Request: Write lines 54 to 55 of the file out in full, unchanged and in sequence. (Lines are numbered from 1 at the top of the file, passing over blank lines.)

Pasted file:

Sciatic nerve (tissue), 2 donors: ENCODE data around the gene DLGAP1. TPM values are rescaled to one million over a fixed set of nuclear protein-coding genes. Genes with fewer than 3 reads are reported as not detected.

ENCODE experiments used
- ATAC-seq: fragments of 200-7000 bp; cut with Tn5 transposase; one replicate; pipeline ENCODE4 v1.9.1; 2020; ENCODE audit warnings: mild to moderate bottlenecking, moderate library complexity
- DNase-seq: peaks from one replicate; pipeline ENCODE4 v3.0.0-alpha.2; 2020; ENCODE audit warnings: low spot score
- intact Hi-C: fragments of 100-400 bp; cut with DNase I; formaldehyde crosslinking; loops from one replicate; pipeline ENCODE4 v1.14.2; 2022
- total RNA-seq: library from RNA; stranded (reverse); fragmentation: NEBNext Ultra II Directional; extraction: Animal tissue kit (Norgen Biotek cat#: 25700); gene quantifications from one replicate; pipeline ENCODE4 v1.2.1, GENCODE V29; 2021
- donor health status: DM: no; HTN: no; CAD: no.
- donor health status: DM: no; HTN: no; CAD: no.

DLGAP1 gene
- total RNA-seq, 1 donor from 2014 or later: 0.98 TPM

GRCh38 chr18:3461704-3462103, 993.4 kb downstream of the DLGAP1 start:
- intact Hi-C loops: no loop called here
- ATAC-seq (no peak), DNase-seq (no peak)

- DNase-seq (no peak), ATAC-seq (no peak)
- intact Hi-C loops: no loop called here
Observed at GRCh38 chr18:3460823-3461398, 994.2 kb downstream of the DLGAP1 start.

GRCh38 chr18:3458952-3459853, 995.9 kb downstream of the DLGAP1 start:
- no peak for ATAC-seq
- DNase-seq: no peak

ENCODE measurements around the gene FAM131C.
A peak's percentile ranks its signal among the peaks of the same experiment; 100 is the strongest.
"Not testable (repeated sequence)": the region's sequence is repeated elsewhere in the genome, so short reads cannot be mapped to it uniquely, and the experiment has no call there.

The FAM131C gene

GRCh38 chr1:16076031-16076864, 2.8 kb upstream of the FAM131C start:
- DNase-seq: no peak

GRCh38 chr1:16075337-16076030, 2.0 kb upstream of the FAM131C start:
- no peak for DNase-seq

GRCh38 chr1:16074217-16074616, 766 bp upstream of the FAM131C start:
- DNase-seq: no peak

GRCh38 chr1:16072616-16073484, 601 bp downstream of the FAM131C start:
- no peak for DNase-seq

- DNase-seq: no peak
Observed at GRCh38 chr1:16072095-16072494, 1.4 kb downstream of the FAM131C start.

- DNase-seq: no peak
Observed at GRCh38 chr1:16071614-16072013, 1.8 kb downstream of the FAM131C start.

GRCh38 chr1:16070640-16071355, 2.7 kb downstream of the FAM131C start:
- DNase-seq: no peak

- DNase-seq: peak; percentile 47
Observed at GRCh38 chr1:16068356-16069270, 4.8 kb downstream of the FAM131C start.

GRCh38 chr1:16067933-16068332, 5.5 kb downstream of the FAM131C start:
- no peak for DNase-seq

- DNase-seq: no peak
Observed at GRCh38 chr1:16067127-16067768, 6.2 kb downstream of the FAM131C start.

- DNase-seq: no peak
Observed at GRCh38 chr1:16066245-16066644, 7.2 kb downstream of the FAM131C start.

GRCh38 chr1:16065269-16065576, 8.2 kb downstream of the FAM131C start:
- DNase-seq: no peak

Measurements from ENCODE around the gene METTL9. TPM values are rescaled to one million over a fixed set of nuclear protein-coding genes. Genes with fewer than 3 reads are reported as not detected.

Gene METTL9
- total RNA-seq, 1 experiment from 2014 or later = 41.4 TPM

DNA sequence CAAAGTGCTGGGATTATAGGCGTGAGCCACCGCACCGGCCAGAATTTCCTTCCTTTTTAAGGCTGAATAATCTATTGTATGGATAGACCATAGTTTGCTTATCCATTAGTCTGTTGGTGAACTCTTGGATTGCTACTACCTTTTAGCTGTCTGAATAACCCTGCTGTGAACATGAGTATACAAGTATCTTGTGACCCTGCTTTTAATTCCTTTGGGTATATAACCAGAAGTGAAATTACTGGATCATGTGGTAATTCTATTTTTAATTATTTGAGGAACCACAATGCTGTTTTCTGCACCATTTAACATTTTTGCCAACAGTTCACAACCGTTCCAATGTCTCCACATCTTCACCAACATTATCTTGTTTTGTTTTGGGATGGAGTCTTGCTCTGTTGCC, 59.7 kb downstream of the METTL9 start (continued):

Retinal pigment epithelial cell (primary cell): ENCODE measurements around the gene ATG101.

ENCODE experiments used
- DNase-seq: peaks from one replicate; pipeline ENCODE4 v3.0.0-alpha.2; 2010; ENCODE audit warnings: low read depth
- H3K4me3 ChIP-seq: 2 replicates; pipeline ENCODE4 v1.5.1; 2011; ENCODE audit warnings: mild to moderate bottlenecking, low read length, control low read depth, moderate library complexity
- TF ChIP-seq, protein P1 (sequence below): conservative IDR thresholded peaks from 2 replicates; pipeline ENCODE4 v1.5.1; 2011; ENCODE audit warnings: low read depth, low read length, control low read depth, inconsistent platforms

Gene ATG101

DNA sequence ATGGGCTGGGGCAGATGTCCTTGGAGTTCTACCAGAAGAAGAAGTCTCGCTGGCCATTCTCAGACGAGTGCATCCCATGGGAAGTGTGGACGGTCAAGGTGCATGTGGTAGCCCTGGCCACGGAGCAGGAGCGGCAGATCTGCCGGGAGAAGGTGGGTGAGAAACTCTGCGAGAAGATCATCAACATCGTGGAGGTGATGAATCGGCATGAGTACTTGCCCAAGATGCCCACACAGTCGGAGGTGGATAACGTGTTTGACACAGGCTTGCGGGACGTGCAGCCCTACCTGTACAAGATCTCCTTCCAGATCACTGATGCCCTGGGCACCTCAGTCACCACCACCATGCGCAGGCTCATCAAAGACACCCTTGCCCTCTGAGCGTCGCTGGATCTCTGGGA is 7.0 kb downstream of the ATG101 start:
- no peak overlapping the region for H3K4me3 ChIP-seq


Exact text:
- DNase-seq: peaks from one replicate; pipeline ENCODE4 v3.0.0-alpha.2; 2010; ENCODE audit warnings: low read depth
- H3K4me3 ChIP-seq: 2 replicates; pipeline ENCODE4 v1.5.1; 2011; ENCODE audit warnings: mild to moderate bottlenecking, low read length, control low read depth, moderate library complexity